The South Western Hospital, Stockwell
Stockwell was the location one of the earliest hospitals erected by the Metropolitan Asylums Board which had been set up in 1867 to administer care for certain categories of the sick poor in metropolitan London.
The Stockwell Hospital occupied a 7.5 acre site at the south of Landor Road, which had cost over £15,000 for the land alone. It opened on 31st January 1871, at the height of a smallpox epidemic in the capital. It would have been the MAB's first hospital but an outbreak of relapsing fever the previous year had forced the Board to erect temporary wards on a site at Hampstead.
Stockwell was actually two hospitals in one, with a 100-bed smallpox hospital designed by Thomas Henry Wyatt at the north of the site, and a 200-bed fever hospital designed by F Marrable at the south.
The site location and layout are shown on the 1888 map below.
On Feb 4th, 1871, The Builder reported that the hospital
From 1882, following pressure from local residents, and increasing evidence that smallpox was spread by direct contact with those already infected, hospitals such as Homerton and Stockwell restricted their smallpox admissions to cases living within a radius of one mile. The majority of smallpox patients were then treated on the MAB's hospital ships Atlas, Endymion and Castalia, moored on the Thames near Dartford. From around this time, the Stockewell Hospital was renamed the South Western Hospital.
In 1886, Stockwell was the subject of a scandal when Dr Wilson Pash, a former assistant medical officer at the hospital, published a number of serious complaints about medical practices employed there. These included
- a lack of medicine being administered to scarlet fever cases
- bedside medical record cards not being filled to record details of treatments administered by different staff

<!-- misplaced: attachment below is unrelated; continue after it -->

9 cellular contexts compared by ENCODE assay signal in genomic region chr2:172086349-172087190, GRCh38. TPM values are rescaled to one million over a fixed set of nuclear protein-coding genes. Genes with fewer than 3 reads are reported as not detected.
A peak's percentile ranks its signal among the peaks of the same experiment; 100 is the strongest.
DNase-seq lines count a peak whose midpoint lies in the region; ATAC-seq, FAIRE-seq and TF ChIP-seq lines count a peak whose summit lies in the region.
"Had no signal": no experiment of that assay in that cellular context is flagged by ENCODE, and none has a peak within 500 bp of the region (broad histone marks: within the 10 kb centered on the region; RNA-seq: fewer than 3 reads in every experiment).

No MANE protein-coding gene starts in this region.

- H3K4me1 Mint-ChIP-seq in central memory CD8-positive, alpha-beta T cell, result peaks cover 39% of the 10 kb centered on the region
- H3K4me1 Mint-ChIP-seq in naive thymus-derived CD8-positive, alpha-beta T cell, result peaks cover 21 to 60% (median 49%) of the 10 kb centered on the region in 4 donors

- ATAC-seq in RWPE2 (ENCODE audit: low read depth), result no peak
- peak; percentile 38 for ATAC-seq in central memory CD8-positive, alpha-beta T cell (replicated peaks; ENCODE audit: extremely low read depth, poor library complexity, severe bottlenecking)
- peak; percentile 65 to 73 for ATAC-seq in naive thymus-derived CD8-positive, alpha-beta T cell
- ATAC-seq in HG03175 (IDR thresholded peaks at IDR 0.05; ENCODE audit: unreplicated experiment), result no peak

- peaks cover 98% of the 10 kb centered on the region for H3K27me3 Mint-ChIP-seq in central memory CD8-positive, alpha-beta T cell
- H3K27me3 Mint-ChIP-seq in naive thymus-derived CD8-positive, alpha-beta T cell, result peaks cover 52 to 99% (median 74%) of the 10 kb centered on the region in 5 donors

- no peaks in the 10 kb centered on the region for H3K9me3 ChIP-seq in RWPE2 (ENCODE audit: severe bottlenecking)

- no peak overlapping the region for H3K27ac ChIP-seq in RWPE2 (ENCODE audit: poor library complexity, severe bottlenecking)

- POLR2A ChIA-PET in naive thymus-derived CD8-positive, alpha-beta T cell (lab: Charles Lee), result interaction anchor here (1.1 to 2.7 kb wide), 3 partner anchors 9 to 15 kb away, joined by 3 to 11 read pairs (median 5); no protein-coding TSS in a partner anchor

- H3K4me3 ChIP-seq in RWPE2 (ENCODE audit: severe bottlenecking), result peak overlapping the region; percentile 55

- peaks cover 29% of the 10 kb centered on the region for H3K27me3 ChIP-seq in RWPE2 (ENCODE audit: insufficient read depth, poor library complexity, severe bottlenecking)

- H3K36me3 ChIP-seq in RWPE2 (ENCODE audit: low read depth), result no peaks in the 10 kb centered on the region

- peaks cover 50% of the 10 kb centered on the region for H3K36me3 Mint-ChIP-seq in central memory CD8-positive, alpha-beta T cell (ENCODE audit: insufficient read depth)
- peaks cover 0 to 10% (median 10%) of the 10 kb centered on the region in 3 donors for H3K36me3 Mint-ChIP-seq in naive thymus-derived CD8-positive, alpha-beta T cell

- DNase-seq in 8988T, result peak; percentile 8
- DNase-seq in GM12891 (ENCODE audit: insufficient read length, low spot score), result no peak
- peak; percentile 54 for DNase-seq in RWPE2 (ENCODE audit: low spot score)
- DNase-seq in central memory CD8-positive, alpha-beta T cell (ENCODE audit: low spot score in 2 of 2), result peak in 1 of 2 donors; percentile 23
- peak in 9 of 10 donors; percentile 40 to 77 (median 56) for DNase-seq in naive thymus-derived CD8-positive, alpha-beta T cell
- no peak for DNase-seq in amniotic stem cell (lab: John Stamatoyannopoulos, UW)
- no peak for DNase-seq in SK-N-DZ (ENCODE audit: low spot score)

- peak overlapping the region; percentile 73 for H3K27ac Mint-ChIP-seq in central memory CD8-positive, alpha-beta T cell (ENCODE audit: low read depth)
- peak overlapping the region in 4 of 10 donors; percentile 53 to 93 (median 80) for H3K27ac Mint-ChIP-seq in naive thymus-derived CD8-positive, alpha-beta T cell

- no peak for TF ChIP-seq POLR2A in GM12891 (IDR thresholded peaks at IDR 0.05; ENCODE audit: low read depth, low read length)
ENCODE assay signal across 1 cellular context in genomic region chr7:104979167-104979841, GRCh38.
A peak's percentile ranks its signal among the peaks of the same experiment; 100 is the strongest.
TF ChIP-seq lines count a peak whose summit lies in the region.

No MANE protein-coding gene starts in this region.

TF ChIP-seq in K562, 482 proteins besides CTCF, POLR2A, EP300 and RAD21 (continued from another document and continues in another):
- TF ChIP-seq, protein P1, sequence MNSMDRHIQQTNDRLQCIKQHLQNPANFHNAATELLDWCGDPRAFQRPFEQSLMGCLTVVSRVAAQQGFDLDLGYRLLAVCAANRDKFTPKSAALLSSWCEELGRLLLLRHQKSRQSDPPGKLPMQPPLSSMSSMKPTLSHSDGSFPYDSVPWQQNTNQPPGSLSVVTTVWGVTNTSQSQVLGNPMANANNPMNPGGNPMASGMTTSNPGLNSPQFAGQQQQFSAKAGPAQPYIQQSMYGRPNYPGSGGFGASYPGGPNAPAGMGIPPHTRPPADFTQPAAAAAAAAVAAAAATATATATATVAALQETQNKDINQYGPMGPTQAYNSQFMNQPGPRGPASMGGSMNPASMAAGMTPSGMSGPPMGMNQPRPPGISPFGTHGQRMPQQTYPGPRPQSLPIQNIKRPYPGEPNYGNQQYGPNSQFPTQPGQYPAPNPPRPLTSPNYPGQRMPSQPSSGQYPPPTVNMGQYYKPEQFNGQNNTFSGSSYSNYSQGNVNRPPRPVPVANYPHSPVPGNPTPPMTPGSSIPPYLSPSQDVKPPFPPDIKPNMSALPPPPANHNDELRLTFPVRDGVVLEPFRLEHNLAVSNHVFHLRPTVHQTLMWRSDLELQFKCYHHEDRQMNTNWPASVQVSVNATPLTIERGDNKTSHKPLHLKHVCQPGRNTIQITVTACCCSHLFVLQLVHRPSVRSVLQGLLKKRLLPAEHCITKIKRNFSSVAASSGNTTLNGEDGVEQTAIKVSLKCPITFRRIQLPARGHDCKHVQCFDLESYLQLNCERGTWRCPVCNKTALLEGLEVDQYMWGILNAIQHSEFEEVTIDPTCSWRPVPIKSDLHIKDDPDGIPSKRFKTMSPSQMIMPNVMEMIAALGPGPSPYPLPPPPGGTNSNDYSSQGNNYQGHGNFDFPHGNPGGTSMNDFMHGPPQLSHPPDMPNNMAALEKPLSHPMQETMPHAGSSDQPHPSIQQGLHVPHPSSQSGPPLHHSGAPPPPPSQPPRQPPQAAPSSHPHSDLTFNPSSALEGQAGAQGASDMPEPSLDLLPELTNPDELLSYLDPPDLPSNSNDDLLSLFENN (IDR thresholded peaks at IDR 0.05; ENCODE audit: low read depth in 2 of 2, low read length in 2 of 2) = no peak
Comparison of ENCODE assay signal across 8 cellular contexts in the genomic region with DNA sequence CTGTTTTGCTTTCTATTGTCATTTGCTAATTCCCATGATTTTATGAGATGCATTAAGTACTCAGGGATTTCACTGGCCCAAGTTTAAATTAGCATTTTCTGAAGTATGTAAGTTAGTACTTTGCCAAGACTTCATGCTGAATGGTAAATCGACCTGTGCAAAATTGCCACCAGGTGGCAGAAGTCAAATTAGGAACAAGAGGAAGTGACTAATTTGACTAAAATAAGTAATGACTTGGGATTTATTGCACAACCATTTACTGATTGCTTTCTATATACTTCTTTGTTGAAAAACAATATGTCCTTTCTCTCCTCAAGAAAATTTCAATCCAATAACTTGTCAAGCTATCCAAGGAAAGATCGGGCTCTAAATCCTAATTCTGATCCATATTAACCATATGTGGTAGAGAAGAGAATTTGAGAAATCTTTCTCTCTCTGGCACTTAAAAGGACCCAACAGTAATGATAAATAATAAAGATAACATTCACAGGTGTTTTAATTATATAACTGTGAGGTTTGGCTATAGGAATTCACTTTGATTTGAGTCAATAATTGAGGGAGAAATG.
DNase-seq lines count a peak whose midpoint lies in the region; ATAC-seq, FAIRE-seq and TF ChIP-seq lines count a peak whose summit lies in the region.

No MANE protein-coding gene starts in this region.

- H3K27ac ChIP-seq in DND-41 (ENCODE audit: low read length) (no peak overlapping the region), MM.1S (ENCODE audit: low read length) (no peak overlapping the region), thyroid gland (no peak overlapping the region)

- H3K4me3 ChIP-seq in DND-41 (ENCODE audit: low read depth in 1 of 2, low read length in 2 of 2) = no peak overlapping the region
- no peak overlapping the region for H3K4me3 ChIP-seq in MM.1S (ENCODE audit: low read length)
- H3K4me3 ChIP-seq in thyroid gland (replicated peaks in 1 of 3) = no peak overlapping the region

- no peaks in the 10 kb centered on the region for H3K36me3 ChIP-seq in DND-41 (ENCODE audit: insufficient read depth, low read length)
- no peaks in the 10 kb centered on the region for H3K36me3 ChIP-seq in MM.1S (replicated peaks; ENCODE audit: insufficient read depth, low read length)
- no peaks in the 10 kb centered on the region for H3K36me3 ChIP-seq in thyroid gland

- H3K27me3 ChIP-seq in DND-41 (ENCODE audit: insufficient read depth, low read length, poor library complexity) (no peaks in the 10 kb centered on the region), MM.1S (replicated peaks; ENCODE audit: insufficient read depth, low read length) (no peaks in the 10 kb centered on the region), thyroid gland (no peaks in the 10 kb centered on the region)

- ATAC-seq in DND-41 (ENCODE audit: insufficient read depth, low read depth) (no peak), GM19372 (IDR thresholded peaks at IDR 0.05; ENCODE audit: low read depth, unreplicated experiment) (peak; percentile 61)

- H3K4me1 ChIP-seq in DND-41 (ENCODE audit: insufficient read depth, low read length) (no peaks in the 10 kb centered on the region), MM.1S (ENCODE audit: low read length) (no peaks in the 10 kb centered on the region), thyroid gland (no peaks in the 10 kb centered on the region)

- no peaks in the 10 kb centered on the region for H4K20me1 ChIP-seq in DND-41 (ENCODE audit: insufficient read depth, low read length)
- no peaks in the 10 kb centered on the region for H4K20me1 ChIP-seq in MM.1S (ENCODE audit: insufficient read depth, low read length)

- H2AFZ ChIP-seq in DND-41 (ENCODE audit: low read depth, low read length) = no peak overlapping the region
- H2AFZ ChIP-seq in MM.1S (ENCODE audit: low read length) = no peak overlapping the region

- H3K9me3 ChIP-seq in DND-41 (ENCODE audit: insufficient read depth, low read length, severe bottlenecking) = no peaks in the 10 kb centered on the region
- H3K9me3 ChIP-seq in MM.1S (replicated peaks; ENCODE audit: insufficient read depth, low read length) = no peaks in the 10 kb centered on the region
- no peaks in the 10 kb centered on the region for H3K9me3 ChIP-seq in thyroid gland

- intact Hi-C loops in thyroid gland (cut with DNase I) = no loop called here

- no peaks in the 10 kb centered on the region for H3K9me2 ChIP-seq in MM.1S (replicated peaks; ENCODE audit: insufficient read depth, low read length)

- a lack of basic equipment
- the inappropriate administration of castor oil to typhoid cases — a procedure which could seriously worsen their condition
Pash claimed that decisions about the administration of medical treatment had effectively been delegated to the head nurse who ruled the wards with a rod of iron. He also accused the Guardians of putting the saving of money before the interests of the patients.
In 1930, administration of the hospital passed to the London County Council. It then had 323 beds plus a nursery unit.
The old buildings were demolished when the hospital was rebuilt in the early 1990s. It reopened as the Lambeth and Maudsley NHS Trust and now bears the name Lambeth Hospital.
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Note: many repositories impose a closure period of up to 100 years for records identifying individuals. Before travelling a long distance, always check that the records you want to consult will be available.
The Ancestry website has two collections of London workhouse records (both:
- The London Workhouse Admission and Discharge Records (1764-1930).
- The Poor Law and Board of Guardian Records, 1738-1930 — a wider range of London workhouse-related records.
- The FindMyPast website has workhouse / poor law records for Westminster.
- London Metropolitan Archives, 40 Northampton Road, London EC1R OHB.
- Ayers, Gwendoline, M. (1971) England's First State Hospitals and the Metropolitan Asylums Board (Wellcome Institute of the History of Medicine, London).
- Powell, Sir Allan (1930) The Metropolitan Asylums Board and its Work, 1867-1930. (MAB, London)
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